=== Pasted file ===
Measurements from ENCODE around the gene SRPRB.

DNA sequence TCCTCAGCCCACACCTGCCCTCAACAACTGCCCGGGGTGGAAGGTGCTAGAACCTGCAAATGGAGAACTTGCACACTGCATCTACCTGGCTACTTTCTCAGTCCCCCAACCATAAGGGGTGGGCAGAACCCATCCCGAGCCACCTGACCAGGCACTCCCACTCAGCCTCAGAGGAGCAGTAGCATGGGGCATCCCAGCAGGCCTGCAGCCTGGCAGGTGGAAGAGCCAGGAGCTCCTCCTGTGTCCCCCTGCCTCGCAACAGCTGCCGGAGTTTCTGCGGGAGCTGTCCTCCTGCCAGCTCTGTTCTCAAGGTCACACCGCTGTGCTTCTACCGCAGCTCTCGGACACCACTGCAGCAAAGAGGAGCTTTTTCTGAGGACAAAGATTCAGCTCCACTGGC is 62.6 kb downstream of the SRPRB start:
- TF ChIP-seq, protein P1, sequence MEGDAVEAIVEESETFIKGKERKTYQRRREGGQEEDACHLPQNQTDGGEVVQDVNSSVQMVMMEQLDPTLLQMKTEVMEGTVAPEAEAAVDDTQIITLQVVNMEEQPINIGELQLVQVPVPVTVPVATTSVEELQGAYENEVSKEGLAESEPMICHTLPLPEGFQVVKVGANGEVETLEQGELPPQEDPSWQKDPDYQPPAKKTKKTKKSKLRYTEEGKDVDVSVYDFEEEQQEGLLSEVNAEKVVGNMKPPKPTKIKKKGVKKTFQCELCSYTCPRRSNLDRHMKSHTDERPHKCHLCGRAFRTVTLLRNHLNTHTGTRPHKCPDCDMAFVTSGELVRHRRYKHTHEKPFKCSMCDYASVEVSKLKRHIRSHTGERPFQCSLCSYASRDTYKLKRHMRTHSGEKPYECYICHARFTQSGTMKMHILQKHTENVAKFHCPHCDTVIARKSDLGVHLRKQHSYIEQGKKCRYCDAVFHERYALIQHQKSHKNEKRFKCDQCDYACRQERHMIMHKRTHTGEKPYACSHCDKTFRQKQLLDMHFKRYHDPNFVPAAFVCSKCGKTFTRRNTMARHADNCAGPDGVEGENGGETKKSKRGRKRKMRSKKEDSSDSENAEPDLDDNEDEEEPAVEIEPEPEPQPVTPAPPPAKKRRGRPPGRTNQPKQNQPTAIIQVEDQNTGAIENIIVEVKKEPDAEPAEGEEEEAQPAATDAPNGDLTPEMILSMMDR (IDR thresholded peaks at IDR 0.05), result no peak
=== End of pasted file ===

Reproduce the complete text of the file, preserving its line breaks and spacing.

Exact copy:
Measurements from ENCODE around the gene SRPRB.

DNA sequence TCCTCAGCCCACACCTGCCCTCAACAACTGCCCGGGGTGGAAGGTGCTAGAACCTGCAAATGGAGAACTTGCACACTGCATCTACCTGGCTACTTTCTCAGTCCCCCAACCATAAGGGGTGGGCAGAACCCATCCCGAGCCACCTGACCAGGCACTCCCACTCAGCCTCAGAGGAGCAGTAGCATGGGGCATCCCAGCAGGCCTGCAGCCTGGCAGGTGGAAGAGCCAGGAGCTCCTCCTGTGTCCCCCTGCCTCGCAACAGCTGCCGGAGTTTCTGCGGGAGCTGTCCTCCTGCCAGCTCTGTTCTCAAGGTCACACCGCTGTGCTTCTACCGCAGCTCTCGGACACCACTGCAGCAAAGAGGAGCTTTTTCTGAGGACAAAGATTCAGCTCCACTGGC is 62.6 kb downstream of the SRPRB start:
- TF ChIP-seq, protein P1, sequence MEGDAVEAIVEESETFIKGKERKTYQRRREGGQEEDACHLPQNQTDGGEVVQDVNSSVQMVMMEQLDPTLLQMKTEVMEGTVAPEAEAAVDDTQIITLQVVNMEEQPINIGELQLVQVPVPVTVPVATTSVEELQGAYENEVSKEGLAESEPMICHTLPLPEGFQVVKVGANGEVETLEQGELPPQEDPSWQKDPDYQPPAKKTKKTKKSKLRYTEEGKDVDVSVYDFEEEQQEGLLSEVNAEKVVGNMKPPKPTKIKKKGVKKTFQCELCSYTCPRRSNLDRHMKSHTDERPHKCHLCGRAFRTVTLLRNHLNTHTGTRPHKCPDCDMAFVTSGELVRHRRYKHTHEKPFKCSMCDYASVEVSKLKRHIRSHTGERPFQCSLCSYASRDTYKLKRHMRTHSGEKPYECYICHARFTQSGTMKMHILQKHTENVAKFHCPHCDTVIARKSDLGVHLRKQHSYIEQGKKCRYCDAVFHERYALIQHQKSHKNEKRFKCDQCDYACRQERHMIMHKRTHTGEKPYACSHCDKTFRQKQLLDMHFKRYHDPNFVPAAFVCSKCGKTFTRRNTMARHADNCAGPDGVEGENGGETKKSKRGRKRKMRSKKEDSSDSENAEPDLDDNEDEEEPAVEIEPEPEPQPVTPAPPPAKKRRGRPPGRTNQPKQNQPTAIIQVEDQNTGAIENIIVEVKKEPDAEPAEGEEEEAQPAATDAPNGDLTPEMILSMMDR (IDR thresholded peaks at IDR 0.05), result no peak